Creatine is similar in structure to an amino acid. It’s used by the body in the process of regenerating adenosine triphosphate (ATP), which is a fuel consumed by cells during muscle contraction and other activities. According to the National Institutes of Health, there are numerous clinical studies suggesting that creatine can potentially improve the body’s performance during short high-intensity aerobic activities. Creatine doesn’t work for everyone, but it is one of the most popular supplements for athletes. If it works for you, you may find that you can push yourself further during workouts.
Many of the athletes who use creatine as a supplement find that it seems to be most effective when used as a training aid during the offseason. The reason why creatine is less popular as an in-season supplement is because it can cause weight gain due to water retention, which can potentially rob you of your speed and agility. Many athletes load up on creatine during the offseason and slowly taper their intake as the offseason draws to a close.
Beets and Beet Juice
Beets are incredibly popular among athletes these days because they seem to have a positive effect on cardiovascular performance. There are several ways to take beets as a supplement. You can simply eat whole cooked beets, of course, and you can also drink beet juice or take capsules filled with powdered beets.
The great thing about taking a supplement made from beets is that it’s essentially the same as eating a food, and there are no known negative effects. The bad news, though, is that studies of beets as a supplement for athletes have produced mixed results. Beets may dilate the blood vessels in your muscles, enabling your body to work harder while using less oxygen. That could be useful for you if you participate in endurance sports such as running, cycling and swimming. In particular, beets seem to be most effective when taken by non-athletes who simply want to improve their performance in recreational sports.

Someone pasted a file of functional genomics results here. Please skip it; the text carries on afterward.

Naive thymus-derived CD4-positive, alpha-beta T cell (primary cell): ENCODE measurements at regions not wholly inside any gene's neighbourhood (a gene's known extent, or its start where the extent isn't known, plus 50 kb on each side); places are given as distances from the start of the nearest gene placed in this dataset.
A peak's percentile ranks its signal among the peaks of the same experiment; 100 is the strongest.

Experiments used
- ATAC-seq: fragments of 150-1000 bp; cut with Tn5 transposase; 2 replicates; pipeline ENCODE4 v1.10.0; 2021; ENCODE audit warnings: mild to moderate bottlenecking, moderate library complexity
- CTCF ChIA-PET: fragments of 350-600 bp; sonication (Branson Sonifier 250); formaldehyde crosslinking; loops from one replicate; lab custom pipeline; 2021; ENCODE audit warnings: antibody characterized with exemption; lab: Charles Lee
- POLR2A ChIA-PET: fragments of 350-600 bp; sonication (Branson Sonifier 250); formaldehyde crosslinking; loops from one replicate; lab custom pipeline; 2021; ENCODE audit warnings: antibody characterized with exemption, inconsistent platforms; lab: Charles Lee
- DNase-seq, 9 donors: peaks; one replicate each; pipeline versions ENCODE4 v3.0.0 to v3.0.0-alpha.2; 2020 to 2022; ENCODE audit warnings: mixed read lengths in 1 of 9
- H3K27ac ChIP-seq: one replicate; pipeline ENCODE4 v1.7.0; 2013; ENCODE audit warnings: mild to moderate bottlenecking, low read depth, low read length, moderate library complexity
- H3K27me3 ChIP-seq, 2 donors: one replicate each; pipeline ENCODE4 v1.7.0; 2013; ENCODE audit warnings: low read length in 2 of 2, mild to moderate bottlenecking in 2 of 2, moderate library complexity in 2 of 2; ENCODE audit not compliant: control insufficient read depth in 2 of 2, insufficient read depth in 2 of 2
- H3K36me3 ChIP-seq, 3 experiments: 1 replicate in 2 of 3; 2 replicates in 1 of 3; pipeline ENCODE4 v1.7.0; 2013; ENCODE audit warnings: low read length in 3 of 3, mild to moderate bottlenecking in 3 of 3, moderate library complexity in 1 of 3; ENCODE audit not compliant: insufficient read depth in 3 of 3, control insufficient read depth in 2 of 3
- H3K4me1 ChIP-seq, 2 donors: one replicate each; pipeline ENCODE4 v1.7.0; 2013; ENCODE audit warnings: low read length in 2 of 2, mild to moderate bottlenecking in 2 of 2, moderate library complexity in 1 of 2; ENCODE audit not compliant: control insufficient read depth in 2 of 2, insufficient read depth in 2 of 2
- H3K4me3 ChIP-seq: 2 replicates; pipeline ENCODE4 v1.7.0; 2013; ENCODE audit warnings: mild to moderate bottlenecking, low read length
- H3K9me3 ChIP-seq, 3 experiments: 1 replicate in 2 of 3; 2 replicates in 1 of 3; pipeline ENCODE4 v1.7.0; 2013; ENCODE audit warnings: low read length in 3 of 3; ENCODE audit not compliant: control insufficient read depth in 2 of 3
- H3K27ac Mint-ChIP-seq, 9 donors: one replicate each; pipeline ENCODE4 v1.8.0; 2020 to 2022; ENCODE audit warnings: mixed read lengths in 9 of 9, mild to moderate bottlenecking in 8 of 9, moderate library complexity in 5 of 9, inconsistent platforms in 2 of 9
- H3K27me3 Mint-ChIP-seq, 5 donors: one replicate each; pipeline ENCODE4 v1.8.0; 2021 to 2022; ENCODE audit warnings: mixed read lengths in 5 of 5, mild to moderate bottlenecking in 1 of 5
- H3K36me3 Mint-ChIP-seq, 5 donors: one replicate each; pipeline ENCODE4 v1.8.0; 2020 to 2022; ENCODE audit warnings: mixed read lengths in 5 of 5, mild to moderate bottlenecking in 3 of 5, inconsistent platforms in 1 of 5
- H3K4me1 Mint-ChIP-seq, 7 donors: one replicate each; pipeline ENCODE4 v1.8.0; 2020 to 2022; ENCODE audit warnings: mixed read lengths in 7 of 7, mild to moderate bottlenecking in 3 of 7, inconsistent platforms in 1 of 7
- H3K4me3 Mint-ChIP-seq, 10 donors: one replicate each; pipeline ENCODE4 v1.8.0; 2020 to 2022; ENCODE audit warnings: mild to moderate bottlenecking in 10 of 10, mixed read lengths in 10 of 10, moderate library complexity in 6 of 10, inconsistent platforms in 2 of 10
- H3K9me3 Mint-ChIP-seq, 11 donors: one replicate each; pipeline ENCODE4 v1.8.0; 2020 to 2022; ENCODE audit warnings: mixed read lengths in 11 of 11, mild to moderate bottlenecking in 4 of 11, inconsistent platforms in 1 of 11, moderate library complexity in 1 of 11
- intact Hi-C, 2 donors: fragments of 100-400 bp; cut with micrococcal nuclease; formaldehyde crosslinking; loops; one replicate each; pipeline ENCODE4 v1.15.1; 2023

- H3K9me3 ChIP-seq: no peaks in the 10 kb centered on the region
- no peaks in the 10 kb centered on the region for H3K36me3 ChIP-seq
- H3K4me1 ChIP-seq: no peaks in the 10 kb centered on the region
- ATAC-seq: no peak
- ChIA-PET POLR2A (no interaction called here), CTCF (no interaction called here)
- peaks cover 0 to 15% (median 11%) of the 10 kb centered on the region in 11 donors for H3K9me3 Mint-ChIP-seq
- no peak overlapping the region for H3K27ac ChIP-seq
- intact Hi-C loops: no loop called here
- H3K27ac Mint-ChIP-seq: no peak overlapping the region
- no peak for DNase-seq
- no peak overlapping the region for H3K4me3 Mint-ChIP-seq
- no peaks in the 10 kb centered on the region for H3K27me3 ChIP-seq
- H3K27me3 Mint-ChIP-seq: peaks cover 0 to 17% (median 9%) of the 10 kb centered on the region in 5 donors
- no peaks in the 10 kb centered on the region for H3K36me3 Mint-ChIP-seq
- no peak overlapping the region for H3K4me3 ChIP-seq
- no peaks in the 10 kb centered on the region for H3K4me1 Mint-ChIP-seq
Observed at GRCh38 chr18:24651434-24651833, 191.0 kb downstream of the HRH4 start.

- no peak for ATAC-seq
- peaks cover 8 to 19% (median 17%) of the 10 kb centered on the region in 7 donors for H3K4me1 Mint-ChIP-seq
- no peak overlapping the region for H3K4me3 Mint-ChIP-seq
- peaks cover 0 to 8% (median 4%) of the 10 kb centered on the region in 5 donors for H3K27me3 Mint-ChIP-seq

Tart Cherry Juice
Here’s another food-based supplement that’s been producing great results for athletes around the world. Some people have found tart cherry juice so effective, in fact, that they’re using it as a replacement for creatine. It’s thought that the unique phytochemicals in tart cherries – particularly in the skins of the fruits – may help to reduce inflammation and pain in the joints and bones. That’s one reason why tart cherry juice is a popular supplement among those who suffer from arthritis.
For athletes, tart cherry juice can potentially enable you to work out harder and for longer periods by shortening your post-workout recovery time. Over the long term, you may find that the effect of tart cherry juice on your recovery enables you to gain muscle mass more quickly. Unfortunately, tart cherry juice hasn’t been studied extensively in clinical settings yet, and the studies that have been conducted have produced mixed results. You have little to lose by trying food-based supplements, though, and the safety profile of tart cherry juice is thought to be very good.